Thursday, February 25, 2016

uncomfortable conversations and gentrification

A friend sent me this link: Awkward, uncomfortable conversations about racism worth it from

It reminds of the Knapsack group agreement: lean into discomfort. We still meet to talk, even when it isn't easy.

We discussed diversity in our neighborhoods during the 4th Anti-Racism in the ‘Burbs meeting last Sunday. It was not easy. I got a headache and it lasted all evening. Because this work is not easy...and I care so much and don't know how much we are helping the fight for equality among the races with our conversations. The link I posted above says that the conversations matter. Others tell me that too.

One of the things we discussed during the meeting was that it was easy to say we support diversity in our neighborhood.  

But, it was asked, how do People of Color (POC) benefit when white people move in to neighborhoods POC are the majority of? This can lead to gentrification, which is not so good for POC. We did a reading from Colonize This! about the gentrification of the Mission District in San Francisco. It was informative. I recommend reading this book, or at least that chapter if you are interested in learning about gentrification from the perspective of someone who didn't benefit when white people took over a neighborhood.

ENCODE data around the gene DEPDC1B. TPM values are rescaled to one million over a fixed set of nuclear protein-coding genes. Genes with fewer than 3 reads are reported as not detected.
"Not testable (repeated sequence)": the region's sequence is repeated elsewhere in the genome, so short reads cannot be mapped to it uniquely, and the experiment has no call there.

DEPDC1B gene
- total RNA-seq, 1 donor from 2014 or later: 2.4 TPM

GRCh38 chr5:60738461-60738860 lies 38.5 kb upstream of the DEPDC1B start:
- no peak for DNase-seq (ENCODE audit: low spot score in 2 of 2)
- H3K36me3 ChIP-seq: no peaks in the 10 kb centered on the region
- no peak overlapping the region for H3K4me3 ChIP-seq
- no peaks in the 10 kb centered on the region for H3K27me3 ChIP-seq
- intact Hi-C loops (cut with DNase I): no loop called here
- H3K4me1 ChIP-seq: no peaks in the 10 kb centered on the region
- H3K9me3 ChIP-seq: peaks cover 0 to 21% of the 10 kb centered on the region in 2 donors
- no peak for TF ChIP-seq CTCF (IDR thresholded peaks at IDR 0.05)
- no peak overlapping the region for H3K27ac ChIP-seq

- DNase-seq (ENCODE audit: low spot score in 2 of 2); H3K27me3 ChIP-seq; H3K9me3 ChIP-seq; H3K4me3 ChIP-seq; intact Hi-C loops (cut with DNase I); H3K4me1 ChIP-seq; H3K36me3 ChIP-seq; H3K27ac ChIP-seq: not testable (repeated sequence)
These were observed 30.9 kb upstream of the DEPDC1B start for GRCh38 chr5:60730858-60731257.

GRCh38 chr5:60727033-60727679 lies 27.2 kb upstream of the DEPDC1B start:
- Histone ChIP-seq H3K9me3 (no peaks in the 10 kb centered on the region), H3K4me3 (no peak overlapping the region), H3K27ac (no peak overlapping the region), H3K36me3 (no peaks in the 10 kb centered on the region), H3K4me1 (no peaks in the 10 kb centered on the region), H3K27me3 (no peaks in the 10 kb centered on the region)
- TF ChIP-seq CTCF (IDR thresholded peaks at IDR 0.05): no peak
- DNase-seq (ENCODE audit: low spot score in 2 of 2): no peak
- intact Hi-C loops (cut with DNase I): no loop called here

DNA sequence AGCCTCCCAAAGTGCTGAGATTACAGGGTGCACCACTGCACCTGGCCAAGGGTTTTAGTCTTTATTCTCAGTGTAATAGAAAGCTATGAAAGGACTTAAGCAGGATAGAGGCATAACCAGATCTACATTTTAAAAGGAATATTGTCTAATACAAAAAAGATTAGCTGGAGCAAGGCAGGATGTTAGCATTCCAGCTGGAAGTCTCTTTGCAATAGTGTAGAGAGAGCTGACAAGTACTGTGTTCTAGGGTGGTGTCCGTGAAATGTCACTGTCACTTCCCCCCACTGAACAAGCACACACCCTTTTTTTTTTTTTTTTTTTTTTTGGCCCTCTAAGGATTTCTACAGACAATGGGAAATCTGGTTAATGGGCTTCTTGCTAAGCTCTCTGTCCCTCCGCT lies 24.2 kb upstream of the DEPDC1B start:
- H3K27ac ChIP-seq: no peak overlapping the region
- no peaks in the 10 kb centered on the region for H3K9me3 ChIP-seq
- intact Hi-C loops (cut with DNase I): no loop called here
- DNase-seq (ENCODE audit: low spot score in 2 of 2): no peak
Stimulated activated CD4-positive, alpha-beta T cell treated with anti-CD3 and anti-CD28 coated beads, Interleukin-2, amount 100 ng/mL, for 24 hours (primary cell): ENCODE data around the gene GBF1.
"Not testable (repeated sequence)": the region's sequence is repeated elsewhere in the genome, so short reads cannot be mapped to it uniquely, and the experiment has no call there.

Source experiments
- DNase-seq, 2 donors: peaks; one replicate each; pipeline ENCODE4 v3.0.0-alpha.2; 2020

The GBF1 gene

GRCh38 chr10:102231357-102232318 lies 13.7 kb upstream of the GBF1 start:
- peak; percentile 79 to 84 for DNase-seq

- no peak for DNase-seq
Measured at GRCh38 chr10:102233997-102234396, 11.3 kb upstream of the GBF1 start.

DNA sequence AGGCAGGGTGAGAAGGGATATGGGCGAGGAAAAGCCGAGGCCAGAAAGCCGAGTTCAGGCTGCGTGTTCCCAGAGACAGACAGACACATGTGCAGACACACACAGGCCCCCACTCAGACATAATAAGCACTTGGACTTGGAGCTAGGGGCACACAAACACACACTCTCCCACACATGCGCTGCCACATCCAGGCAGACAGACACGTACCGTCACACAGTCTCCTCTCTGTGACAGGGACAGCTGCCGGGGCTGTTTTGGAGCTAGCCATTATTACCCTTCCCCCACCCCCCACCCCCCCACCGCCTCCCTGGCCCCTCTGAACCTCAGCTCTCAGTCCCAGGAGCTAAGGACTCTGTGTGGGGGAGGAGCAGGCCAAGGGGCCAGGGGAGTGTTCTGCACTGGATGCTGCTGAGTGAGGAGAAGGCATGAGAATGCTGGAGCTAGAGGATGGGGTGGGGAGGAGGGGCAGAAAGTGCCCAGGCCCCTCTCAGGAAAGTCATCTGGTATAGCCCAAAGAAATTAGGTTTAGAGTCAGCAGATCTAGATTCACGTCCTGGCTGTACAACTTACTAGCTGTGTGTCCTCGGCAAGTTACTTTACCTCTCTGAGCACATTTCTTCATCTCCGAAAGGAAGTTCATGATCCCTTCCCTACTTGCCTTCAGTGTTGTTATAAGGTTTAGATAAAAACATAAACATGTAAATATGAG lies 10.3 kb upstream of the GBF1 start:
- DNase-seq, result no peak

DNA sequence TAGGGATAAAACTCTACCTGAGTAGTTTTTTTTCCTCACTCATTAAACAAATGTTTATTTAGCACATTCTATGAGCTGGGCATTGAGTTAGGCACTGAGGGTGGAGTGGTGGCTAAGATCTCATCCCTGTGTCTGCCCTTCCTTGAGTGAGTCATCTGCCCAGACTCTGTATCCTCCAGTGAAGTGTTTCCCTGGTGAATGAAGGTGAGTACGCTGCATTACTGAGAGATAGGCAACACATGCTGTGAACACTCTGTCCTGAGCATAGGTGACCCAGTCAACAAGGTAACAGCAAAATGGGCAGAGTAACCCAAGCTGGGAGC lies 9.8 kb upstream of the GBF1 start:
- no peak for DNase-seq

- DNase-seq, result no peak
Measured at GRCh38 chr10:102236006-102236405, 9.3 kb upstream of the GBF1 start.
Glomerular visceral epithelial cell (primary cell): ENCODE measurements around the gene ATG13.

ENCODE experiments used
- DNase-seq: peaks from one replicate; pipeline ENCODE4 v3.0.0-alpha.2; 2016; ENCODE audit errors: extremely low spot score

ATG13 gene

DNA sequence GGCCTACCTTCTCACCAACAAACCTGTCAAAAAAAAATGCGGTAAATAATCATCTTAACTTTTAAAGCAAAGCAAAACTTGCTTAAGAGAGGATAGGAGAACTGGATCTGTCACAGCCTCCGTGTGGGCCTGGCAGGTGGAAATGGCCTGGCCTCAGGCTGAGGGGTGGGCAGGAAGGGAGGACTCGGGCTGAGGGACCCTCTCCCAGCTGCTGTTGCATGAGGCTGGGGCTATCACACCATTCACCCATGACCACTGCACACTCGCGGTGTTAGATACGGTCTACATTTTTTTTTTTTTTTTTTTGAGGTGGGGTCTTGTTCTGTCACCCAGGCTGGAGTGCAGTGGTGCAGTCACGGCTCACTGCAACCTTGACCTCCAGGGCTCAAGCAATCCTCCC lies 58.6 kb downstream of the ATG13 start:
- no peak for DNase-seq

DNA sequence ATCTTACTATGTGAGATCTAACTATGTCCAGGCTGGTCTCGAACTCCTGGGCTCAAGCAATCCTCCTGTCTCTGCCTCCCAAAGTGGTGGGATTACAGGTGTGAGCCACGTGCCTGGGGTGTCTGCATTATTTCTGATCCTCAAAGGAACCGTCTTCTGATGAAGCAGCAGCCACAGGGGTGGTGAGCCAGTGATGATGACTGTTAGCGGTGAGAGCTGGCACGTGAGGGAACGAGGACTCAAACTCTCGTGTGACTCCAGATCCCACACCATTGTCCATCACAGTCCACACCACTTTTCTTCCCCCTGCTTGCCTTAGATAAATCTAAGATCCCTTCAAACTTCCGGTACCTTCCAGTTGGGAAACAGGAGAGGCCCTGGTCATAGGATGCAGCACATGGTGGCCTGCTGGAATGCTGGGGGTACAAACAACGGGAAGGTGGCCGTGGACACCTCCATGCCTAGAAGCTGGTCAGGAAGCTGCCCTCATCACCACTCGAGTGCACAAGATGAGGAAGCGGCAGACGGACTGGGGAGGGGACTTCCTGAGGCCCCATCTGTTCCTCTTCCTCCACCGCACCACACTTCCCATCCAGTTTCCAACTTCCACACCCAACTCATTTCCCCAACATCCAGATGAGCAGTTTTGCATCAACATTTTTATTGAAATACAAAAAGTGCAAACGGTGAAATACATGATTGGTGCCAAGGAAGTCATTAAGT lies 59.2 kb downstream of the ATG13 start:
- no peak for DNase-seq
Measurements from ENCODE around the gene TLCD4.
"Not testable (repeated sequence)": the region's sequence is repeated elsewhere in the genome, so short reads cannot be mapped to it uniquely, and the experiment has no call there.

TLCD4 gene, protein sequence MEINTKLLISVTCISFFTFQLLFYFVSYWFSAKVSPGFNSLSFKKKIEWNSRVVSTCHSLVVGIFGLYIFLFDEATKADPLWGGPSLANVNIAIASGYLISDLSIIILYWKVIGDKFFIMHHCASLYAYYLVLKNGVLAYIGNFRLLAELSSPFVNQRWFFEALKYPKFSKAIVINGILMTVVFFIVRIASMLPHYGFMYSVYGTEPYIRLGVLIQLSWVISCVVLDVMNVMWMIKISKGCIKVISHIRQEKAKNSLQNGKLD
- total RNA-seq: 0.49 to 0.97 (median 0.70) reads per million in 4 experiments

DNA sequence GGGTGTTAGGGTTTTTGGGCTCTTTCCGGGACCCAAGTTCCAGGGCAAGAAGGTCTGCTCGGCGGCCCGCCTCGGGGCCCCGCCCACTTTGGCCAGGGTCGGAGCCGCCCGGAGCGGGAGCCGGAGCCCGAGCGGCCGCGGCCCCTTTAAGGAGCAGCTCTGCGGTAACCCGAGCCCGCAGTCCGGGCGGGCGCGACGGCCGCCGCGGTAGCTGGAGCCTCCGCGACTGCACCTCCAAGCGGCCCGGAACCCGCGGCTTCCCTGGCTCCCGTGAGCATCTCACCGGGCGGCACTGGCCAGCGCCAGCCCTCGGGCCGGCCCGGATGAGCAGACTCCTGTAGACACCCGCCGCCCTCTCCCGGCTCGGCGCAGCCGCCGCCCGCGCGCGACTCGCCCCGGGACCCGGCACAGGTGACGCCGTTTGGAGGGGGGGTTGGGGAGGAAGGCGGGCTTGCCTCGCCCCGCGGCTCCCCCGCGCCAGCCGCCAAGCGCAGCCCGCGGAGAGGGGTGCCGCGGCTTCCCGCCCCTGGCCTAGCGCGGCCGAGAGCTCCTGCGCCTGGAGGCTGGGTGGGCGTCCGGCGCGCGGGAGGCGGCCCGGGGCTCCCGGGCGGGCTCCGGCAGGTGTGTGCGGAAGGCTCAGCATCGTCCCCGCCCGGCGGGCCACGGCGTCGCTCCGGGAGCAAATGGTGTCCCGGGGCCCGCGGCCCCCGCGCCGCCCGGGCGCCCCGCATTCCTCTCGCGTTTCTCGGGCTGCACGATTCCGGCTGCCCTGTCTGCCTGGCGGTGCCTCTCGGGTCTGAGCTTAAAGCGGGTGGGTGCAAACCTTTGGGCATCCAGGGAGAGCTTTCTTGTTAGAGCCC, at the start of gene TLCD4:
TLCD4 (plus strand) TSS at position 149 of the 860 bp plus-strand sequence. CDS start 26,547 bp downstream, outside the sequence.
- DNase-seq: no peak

And, it was asked, what are we willing to give up so that people who generally have less privilege can have equal rights and opportunity? I would give up: comfort, time, privileges, money...

I want to hear your responses to this. Please comment below.

Our next Anti-Racism in the ‘Burbs meeting is Sunday, March 20, 2016 from 2:00 PM to 4:00 PM (held in Medfield, MA). Use the link above to to learn more and sign up.  The March meeting topic is covert and overt racism, micro aggressions (sharing our personal experiences). It probably won't be an easy conversation, but it will matter.

“No one is born hating another person because of the color of his skin, or his background, or his religion. People must learn to hate, and if they can learn to hate, they can be taught to love, for love comes more naturally to the human heart than its opposite.” ― Nelson Mandela, Long Walk to Freedom

"What was once overt and thought to be right is now thought to be wrong but has become covert." ― Frank H. Wu, Yellow: Race in America Beyond Black and White

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